Vanderbilt Researcher Proves Shocking Legend About Electric Eels

Electric Eels. They’re nasty looking, snake-esque creatures that live in the water, can grow up to two meters in length and can deliver an electric shock equivalent to that of a Taser. That right there should be enough to scare Indiana Jones, but researchers have just confirmed an old myth that makes those slimy buggers even more creepy.

You don’t even need to be in the damn water for them to come at you, bro.

Over 200 years ago, the  famous Prussian naturalist and geographer Alexander von Humboldt made the first scientific exploration to Latin America. Naturally, he endured quite a few hardships and numerous difficulties during his journey, and in one encounter, dated March 19, 1800, he described how the locals caught electric eels in an odd fashion. Von Humboldt wrote that he observed the natives leading horses into the river, where the eels would leap out of the water and shock the unsuspecting animals.

In the centuries that followed his description, which soon became legend, no one else had recorded this behavior… until now.

“The first time I read von Humboldt’s tale, I thought it was completely bizarre,” explains Kenneth Catania, who described the leaping eels’ behavior in the Proceedings of the National Academy of Sciences. “Why would the eels attack the horses instead of swimming away?”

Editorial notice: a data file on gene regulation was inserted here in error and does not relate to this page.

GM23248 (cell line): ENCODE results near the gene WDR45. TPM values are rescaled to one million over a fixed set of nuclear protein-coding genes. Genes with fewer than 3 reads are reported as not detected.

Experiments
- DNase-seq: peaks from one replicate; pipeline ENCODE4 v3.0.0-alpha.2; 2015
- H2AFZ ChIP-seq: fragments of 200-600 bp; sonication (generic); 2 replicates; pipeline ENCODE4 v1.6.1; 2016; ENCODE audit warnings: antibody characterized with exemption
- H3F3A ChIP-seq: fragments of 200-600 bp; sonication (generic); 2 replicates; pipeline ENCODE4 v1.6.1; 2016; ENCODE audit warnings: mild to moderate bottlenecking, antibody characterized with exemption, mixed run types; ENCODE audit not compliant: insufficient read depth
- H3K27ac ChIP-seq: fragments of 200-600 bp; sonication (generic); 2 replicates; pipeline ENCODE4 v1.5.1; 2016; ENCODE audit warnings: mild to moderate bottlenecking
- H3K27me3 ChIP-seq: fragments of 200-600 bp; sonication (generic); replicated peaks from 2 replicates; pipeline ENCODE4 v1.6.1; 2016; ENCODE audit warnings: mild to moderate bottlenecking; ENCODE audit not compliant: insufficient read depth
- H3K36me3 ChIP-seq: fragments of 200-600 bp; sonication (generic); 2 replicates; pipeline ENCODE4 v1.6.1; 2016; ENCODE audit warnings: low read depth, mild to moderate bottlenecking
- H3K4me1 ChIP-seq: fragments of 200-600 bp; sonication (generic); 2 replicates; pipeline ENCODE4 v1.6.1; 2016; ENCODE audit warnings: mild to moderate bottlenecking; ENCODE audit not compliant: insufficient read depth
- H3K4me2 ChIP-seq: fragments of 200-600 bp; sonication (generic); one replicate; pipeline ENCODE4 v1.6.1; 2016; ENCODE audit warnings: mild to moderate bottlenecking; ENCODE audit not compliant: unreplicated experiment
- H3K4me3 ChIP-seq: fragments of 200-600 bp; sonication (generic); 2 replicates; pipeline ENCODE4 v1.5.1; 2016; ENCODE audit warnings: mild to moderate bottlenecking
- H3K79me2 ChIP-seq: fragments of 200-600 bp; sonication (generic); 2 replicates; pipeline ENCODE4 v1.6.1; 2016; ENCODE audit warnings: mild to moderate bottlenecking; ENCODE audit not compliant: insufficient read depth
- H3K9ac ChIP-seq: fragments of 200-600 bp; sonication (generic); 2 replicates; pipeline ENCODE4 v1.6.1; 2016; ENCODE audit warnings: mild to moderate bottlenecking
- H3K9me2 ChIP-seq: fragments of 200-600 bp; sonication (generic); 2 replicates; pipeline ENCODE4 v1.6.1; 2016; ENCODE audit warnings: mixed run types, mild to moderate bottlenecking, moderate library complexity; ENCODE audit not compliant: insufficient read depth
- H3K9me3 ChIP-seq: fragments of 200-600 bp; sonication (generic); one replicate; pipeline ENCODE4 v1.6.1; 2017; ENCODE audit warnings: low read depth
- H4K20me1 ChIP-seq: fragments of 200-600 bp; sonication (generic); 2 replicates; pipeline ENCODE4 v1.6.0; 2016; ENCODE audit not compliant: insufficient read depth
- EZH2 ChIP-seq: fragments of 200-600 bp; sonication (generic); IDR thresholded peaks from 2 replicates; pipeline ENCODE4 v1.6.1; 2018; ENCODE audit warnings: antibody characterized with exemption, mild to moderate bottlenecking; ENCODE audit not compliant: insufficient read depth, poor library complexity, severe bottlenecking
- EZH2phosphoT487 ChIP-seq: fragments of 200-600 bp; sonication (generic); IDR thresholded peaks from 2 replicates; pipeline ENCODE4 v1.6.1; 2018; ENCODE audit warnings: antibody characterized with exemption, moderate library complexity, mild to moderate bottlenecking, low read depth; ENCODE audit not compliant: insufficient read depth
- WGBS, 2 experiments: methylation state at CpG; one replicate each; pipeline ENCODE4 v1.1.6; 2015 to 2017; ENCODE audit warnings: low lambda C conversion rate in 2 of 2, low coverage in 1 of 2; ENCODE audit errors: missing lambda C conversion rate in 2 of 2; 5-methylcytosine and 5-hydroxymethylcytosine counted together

The easy answer is “because eels are jerks,” but that’s not exactly scientific. The description that Catania published came to him by accident. While studying eels at Vanderbilt University, and trying to catch them using a metal-rimmed net for their tank in the lab, Catania managed to corroborate van Humboldt’s original accounts through sheer luck. He noticed that the eels would occasionally leap from the water and press their “chins” against the net whilst simultaneously producing those high-voltage pulses.

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Catania then measured the power of those shocks and was able to determine that electric eels use different shocking patterns when leaping out of the water than those used to stun prey. He also found that they’ll only jump from the water to attack living animals that are partially submerged, and were more inclined to do so when in less water. Yep, it’s a defense mechanism to protect themselves from land-based predators.

There’s gotta be a Pokemon move named after this.

[IFL Science]

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